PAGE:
Lake Management – Best Practices
We are all going through many new experiences as a result of the Covid-19 pandemic. Everyone is doing things differently, if at all. Our focus, as it should be, is on the health of our family, friends and neighbors. These should be paramount as we move through this historic period. As the days warm, and the trees and flowers bloom, we begin to look outside. And that includes our lake. While the situations may limit what we can do on a whole lake approach this year, we can still pay attention to the simple things that each of us can do to help protect our greatest asset. Over the years, the Lake Management Committee (LMC), has written many articles on topics that are important for our lake. Here are a few examples of practices that can have a positive impact on our lake.
Fertilizer – If you must use fertilizer, use phosphorous-free and slow-release nitrogen products. Test your lawn first to make sure you use the proper types and amounts (this could also saves you money!). Don’t apply fertilizer prior to a major storm, as most of it will end up in the lake and not in your lawn!
Lawn maintenance – When mowing your lawn, do not blow the clippings into the street or, more importantly, into the lake. If you see your neighbor or a lawn service discharging clippings or debris (leaves, etc.) into the lake, talk to them and encourage them to use another approach. They can contact the LMC through the RRA office or our email address and we would be happy to discuss this with them if they wish. Use the compost site which is the best location for your yard waste.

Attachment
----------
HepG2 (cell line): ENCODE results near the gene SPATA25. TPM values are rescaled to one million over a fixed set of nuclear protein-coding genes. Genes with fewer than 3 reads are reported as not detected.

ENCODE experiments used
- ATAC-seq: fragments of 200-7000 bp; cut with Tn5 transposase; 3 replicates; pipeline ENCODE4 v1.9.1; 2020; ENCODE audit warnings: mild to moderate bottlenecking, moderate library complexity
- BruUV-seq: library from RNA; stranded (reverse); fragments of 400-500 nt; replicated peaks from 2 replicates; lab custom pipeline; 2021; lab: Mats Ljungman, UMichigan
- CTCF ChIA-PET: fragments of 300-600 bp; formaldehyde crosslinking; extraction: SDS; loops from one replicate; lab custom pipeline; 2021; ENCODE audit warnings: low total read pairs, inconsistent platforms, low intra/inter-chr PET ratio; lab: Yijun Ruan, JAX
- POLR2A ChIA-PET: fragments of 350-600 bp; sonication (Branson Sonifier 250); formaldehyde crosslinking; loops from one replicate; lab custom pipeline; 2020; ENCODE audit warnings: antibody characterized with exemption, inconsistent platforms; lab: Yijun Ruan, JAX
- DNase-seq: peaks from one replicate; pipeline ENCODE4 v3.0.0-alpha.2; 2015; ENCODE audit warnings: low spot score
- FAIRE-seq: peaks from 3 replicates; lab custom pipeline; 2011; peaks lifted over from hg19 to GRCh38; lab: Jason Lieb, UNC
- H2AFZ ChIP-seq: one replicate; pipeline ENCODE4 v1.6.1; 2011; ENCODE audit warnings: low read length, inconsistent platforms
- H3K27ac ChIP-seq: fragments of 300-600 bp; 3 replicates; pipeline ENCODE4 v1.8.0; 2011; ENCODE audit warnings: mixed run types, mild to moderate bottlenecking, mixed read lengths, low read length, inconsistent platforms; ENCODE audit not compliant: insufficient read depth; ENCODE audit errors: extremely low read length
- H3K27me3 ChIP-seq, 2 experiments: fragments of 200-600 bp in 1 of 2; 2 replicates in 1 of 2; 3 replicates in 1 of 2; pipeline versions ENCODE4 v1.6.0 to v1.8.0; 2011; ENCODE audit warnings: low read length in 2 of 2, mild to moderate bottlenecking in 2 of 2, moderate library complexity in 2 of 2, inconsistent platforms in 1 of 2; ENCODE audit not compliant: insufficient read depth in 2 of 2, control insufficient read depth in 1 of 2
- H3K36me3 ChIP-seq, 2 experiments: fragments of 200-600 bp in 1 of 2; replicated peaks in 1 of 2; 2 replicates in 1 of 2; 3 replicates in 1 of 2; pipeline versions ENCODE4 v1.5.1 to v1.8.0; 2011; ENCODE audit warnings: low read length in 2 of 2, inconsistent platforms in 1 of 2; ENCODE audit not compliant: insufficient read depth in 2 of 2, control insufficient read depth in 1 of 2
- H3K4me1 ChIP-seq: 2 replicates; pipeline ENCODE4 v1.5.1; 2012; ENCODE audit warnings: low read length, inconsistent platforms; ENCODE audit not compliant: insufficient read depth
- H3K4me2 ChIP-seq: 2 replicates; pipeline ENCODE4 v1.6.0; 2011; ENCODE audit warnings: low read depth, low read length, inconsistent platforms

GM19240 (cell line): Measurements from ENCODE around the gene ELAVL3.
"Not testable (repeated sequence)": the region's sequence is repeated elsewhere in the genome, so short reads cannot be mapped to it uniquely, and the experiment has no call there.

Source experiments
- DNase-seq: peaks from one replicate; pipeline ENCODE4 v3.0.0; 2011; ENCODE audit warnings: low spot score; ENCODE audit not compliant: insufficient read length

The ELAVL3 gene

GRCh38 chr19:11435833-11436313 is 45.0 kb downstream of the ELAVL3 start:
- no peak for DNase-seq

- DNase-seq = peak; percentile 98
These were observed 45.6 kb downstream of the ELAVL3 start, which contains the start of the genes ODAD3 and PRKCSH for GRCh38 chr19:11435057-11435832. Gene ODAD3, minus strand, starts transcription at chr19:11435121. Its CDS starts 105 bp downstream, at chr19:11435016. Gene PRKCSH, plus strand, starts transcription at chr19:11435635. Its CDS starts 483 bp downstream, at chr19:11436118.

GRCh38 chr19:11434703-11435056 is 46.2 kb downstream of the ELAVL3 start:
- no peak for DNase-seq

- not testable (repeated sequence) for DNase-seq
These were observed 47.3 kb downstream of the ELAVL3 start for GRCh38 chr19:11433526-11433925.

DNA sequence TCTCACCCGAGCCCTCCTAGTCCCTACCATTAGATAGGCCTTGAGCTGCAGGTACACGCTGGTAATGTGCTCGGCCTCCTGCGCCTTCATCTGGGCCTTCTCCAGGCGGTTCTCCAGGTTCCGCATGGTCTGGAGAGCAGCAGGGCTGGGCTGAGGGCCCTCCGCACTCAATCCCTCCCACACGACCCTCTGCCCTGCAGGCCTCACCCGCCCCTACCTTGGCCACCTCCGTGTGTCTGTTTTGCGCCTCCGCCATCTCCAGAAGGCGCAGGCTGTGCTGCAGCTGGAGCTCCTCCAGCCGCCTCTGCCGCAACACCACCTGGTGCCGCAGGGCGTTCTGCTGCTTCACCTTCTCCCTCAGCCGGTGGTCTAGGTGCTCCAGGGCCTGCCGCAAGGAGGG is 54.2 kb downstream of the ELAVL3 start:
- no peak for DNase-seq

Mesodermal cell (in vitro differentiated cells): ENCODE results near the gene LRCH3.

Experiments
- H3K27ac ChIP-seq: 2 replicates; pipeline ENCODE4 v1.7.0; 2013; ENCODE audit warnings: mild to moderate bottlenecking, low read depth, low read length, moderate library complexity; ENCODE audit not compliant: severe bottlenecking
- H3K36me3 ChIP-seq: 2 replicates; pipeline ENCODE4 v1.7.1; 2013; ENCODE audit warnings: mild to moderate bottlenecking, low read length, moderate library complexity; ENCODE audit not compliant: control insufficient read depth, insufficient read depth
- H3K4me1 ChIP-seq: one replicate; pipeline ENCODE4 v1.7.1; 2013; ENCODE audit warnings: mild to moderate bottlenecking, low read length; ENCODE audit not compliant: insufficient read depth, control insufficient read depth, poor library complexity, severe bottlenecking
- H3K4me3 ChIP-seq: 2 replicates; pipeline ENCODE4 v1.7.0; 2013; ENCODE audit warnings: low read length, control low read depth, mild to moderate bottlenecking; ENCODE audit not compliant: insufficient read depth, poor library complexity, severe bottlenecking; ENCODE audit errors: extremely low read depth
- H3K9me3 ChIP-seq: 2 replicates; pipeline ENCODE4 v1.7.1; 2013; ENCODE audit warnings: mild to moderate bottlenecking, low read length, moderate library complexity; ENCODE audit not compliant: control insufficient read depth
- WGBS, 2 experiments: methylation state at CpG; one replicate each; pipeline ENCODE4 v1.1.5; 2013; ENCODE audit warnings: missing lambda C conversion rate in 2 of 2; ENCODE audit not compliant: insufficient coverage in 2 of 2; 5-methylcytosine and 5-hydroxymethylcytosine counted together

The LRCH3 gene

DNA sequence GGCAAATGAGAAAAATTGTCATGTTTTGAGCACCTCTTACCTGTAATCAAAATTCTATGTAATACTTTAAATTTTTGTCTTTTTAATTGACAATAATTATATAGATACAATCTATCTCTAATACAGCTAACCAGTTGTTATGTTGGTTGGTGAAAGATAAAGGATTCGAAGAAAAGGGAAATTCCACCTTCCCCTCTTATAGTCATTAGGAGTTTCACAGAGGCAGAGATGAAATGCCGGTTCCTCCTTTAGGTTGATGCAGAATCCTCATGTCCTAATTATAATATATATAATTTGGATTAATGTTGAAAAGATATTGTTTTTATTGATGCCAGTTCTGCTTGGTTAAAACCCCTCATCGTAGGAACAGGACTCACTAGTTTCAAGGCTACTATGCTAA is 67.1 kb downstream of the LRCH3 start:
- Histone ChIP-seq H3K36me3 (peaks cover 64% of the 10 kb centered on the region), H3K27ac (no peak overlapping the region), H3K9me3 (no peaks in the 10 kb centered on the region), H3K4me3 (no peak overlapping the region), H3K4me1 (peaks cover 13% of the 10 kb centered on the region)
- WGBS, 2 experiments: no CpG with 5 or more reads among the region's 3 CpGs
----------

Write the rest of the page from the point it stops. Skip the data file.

Landscaping projects – When doing a new construction or an upgrade to your lawn-scape, think of the lake. We have written articles on buffer zones and rain gardens that can be both attractive as well as help to reduce nutrient run-off into the lake. Make use of silt barriers as appropriate.
Pets – Remember to pick up after your pet both in your lawn and when walking them through the neighborhood. The waste can add nutrients into the lake and can also affect the bacteria – especially at the beaches.
Cleaning Products – This is the season to wash our cars, our boats and maybe the siding on our house. Some detergents will be detrimental to the lake. There is a list of “green” products on the RRA website that can do the job while being good to the lake.
Overall, think about what you do outside. What is in your yard, may end up in the lake, even if you do not live right on the lake. The watershed for our lake is very large, so everyone should think about this. Just remember – the health of the lake effects the health of our community.
BE LAKE RESPONSIBLE and STAY SAFE